POINT CLEAR Ala.
The new chancellor of Alabama’s system of two-year colleges said Saturday that a background in education is not a requirement to be a college president.
“We’re looking for managers … people who have the intelligence and the background and the experience. It doesn’t matter whether you get it in education,” Chancellor Bradley Byrne told a meeting of the Business Council of Alabama. “You, too, could be a two-year college president.”
Gov. Bob Riley also spoke at Saturday’s meeting and said the two-year system should be reconfigured to better serve the state’s industries.
Riley said the two-year college system is “uniquely situated” for the task because of its many campuses spread throughout the state. He added that college programs could be tailored to company-specific and product-specific needs.
Byrne will get a chance right away to search for college presidents.
Five colleges in the state’s two-year system, including Mobile’s Bishop State Community College, have presidential vacancies.
Byrne’s suggestion that college presidents could come from outside fields has some support on the state school board, which must approve new presidents.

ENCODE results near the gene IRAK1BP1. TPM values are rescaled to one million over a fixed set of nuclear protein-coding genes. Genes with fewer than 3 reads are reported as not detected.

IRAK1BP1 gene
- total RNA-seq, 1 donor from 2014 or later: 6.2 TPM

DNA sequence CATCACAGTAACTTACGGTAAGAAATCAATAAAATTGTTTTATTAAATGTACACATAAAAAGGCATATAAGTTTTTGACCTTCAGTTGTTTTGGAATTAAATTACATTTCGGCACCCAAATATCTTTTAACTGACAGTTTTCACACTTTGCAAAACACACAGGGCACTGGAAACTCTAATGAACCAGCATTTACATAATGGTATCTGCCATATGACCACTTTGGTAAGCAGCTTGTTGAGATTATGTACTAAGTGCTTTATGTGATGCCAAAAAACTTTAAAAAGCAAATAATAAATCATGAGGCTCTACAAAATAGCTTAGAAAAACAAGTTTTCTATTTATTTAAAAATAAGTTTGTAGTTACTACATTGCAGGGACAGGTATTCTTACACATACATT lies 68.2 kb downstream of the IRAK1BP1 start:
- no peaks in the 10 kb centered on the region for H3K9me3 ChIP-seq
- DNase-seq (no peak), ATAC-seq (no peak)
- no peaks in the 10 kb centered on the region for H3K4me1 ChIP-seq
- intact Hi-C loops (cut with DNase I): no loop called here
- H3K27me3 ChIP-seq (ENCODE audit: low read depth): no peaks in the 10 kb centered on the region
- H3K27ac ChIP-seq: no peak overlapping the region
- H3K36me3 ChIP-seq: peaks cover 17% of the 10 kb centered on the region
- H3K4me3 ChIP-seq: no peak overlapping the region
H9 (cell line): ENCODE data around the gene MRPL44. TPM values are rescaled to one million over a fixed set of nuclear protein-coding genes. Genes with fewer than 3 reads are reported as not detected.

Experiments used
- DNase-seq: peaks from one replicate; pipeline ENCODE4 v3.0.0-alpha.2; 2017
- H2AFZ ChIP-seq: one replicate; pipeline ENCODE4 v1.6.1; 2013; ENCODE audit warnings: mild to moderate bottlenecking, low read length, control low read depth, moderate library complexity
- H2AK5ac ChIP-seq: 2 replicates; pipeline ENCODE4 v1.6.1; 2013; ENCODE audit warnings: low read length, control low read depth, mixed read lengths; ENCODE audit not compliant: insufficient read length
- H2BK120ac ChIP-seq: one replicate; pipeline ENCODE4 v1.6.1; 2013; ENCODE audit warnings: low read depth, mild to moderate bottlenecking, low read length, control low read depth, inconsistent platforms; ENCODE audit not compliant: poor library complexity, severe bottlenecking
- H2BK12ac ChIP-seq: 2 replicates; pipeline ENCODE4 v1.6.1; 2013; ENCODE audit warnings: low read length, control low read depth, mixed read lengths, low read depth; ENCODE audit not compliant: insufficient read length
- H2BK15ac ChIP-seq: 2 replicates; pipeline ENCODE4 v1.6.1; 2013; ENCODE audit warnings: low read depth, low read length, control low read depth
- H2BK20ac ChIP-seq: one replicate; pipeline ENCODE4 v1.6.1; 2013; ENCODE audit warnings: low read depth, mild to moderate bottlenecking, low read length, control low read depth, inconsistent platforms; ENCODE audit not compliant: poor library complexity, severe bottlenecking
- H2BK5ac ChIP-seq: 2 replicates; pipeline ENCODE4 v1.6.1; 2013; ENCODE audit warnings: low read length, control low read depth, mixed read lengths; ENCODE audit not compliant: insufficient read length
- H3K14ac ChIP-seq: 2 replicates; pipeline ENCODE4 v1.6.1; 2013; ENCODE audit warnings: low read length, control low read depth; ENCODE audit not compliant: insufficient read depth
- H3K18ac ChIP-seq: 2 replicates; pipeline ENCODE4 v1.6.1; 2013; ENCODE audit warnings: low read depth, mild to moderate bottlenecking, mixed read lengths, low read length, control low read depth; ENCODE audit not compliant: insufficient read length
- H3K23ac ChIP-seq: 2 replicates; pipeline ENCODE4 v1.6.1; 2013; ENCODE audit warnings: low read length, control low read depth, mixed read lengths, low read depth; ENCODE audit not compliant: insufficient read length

Mary Jane Caylor, a Huntsville Democrat, said that people from the private sector leading educational institutions is “a trend whose time has come.”
The two-year system “is almost a billion-dollar business,” Caylor said. “We’re in the business of work force development.”
Caylor said that Byrne is an example of the success people from other fields can have in education.
Byrne, a Republican, left a state Senate seat in May to become chancellor. He was recommended for the job by fellow Republican Riley and approved by the state school board.
A top official with the Alabama Education Association, the state’s powerful teachers union, holds a different view of Byrne.
In an Aug. 6 letter, AEA Associate Executive Secretary Joe Reed criticized Byrne’s lack of experience in education prior to becoming chancellor, calling Byrne’s position a “patronage appointment.”
Byrne is “someone with no background in public education … who owes his job to his political connections,” Reed wrote.
Byrne has proposed a ban on legislators being employed in the two-year system. He said he doubts the system’s problems could be fixed without such measures.
Byrne proposed the changes after allegations that some legislators employed by colleges did little or no work for their system pay. He has said that college presidents having to report to legislators who help decide their schools’ funding creates a conflict of interest.
Information from: Press-Register, http://www.al.com/mobileregister
– Associated Press
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